Peripheral arterial disease is the leading cause of leg
amputation in the UK. When the blood supply falls below a certain
critical level, there is not enough blood and oxygen reaching the
tissues and they begin to die. The key signs of this are continuous
pain even at rest, development of ulcers or the non-healing of
minor injuries, or dry black shrivelled toes (necrosis).
Unchecked, the pain will increase and often requires morphine to
ease it, or infection may set in causing fever and systemic
illness. Either of these developments is an indication that
amputation may be required to save life or quality of life.
Investigations such as Duplex scans and angiogram will show whether
there is any possibility of improving the circulation.
An amputation can be a lifesaving operation, and many patients
will mobilise on prosthetic legs to a good quality of life. The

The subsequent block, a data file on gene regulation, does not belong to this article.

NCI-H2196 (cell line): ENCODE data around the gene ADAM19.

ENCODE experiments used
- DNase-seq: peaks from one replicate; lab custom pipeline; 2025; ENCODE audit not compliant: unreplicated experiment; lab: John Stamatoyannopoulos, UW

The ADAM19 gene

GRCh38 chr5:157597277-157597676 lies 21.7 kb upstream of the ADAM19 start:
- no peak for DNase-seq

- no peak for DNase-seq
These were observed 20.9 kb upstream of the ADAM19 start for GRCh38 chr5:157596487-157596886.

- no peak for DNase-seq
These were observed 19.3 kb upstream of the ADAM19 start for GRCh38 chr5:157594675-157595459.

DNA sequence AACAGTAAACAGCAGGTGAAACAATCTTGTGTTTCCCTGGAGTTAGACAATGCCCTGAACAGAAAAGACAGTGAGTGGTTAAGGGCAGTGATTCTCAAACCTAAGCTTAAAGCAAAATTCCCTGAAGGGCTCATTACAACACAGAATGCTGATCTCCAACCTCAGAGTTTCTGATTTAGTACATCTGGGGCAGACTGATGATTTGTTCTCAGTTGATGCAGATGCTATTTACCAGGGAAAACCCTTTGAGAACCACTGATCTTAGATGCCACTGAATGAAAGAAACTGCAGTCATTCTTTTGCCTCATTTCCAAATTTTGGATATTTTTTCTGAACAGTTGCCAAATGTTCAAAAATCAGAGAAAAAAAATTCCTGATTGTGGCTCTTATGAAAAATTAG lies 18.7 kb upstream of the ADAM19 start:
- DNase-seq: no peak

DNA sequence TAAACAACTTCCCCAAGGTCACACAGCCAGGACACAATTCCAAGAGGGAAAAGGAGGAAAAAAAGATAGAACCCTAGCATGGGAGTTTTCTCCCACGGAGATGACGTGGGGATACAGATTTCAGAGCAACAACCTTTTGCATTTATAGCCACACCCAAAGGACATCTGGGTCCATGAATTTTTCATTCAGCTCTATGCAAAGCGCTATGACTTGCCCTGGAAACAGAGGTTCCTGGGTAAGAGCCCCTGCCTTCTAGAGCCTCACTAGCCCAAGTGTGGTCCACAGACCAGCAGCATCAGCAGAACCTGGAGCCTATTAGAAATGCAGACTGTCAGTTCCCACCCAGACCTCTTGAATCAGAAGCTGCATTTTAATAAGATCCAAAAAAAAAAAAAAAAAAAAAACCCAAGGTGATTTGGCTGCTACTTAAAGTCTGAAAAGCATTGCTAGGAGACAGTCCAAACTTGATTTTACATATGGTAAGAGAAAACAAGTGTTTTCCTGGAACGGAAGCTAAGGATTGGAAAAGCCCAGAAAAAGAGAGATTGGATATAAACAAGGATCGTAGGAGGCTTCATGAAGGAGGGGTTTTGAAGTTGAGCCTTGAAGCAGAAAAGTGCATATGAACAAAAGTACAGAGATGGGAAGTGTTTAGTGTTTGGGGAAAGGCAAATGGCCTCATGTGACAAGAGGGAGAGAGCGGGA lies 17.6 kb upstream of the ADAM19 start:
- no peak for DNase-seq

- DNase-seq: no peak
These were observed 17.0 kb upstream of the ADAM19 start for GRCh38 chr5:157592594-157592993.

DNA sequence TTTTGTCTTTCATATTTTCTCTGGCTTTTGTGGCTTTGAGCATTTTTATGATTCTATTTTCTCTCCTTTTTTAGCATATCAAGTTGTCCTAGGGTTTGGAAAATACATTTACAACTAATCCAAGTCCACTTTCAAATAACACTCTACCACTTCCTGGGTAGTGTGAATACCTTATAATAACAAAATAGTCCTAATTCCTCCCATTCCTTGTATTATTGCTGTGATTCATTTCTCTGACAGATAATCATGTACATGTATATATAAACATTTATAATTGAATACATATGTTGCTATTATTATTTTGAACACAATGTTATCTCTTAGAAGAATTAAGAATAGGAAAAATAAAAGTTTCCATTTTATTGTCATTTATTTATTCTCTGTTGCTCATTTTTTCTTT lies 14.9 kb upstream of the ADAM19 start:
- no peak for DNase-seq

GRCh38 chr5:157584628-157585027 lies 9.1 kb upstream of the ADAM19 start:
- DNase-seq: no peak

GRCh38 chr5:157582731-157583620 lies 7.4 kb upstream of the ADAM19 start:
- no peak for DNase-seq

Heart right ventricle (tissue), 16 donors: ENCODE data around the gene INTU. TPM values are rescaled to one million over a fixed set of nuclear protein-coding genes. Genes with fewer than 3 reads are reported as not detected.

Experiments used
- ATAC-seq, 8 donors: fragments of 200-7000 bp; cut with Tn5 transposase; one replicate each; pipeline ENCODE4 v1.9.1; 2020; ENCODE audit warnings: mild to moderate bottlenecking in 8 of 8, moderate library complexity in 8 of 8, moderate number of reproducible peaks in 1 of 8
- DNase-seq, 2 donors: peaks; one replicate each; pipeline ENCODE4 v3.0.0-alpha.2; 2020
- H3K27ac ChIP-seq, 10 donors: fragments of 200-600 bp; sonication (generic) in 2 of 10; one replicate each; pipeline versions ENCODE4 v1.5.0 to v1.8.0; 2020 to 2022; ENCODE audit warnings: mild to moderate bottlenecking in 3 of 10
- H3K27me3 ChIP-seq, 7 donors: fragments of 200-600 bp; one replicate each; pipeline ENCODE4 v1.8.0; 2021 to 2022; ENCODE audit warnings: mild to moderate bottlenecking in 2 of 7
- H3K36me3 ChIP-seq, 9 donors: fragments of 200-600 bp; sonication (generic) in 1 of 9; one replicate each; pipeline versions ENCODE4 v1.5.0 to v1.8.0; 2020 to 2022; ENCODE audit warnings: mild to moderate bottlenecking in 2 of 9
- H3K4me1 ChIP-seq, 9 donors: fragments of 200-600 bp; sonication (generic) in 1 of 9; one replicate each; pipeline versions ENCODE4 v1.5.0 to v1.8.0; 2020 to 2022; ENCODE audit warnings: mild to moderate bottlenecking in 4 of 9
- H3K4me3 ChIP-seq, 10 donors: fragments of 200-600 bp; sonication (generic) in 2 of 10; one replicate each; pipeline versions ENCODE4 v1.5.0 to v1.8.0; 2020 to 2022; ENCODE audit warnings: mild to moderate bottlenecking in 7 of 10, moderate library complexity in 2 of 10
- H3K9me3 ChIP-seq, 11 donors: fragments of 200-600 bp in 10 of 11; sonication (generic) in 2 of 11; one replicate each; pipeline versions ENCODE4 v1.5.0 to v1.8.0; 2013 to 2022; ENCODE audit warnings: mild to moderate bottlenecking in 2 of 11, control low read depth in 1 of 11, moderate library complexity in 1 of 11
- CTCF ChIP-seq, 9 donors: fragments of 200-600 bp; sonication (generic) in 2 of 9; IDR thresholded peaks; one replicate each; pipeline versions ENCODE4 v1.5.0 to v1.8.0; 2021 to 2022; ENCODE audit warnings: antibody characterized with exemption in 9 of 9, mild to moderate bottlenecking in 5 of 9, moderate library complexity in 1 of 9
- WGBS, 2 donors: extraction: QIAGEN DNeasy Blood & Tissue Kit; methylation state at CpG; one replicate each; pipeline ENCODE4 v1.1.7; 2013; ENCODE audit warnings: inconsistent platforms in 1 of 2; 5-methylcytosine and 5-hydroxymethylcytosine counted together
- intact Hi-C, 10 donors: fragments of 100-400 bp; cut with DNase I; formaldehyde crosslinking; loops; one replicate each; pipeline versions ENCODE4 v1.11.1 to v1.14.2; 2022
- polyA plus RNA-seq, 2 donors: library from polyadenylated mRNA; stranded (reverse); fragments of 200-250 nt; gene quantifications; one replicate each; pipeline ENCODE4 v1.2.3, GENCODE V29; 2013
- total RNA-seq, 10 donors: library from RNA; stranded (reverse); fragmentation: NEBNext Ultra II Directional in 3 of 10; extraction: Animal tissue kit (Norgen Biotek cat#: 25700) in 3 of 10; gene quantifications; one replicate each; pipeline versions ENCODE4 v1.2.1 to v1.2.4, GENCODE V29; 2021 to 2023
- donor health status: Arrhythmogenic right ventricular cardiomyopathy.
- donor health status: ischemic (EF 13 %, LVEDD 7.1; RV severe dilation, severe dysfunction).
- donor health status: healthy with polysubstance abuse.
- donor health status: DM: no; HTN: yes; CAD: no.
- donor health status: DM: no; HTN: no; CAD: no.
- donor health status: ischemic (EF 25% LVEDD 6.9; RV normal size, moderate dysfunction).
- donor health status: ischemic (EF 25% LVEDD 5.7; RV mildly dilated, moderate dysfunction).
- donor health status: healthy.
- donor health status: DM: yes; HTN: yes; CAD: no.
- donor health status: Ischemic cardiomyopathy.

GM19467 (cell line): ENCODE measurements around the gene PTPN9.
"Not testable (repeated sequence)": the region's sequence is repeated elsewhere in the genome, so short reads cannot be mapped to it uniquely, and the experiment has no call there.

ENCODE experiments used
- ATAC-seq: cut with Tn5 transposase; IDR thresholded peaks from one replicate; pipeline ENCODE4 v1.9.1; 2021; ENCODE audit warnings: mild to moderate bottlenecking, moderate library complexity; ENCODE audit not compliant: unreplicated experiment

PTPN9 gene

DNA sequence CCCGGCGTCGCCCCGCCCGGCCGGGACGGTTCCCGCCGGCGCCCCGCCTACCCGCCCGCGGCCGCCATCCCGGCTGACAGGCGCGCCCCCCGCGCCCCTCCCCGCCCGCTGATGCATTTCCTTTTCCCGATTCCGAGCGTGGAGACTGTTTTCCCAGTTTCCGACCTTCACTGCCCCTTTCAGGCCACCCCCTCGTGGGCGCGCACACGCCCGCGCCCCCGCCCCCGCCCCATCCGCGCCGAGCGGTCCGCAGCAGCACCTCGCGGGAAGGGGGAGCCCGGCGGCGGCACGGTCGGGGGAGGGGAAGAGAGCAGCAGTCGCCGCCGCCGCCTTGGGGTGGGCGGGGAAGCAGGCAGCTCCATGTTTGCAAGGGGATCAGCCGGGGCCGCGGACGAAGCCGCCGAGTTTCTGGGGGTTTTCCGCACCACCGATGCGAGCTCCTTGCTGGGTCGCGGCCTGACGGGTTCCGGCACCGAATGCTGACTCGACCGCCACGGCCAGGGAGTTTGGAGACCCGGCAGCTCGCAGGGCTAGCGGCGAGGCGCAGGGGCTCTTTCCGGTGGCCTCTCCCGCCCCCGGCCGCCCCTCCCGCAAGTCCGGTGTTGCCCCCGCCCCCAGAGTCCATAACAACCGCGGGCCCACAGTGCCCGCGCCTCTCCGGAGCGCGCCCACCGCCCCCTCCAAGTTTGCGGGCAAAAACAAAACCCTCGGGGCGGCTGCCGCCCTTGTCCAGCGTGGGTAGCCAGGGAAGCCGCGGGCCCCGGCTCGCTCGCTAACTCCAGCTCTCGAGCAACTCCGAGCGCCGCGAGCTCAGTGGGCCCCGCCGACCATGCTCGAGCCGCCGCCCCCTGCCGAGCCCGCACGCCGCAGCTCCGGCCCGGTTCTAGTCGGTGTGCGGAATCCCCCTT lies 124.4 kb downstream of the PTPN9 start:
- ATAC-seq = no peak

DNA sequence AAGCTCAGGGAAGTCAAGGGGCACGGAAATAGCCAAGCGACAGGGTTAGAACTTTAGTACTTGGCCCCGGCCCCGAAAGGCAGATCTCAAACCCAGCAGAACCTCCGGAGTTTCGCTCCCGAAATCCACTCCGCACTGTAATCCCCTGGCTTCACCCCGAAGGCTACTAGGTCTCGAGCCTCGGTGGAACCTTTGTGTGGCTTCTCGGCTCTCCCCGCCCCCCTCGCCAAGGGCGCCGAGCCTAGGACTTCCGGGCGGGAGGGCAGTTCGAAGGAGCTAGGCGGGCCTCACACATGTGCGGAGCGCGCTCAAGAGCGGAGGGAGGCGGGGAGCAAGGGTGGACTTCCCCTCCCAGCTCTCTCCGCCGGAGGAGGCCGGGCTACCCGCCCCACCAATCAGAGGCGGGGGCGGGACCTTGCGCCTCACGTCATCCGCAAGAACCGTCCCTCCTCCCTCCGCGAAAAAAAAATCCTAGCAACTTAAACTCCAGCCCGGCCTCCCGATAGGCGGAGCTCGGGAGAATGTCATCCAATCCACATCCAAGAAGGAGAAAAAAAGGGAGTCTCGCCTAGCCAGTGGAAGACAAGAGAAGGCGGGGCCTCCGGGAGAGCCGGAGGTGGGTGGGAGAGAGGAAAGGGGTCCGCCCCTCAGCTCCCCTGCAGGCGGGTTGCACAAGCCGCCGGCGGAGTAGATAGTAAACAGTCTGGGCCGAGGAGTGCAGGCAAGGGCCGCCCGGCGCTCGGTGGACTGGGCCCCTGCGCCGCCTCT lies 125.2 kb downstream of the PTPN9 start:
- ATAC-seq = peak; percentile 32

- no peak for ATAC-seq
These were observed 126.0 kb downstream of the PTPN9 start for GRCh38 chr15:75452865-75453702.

main concerns as far as the surgery is concerned are achieving good
healing and preserving the maximum use in the leg. Because the body
is very good at preserving blood supply until a very late stage,
many patients will present with a small ulcer on the heel or toes
but with no way of improving the circulation and they will end up
with a major amputation.
There are several types or levels of amputations, the least
being removal of one or more toes. This might be for bone infection
(osteomyelitis) or where the toe is black but the blood supply to
the main part of the foot is sufficient to allow the tissue to
heal, perhaps after an angiopasty or bypass operation. Even if all
the toes are beyond saving, so long as the heel is preserved with
healthy skin, the leg can be used to walk reasonably normally with
an amputation through the middle of the foot. Unfortunately, the
blood supply to the foot is often not much better than the toes and
is not enough to achieve healing.
If the foot cannot be saved, the next level of amputation is
through the fleshy part of the calf, below the knee. The muscles
are used to create a padded stump that lets you use a prosthetic
In severe cases, or where mobility on a prosthetic leg is never
likely, then the preferred level of amputation is through the
thigh, again, the muscles are used to cover the bone and produce a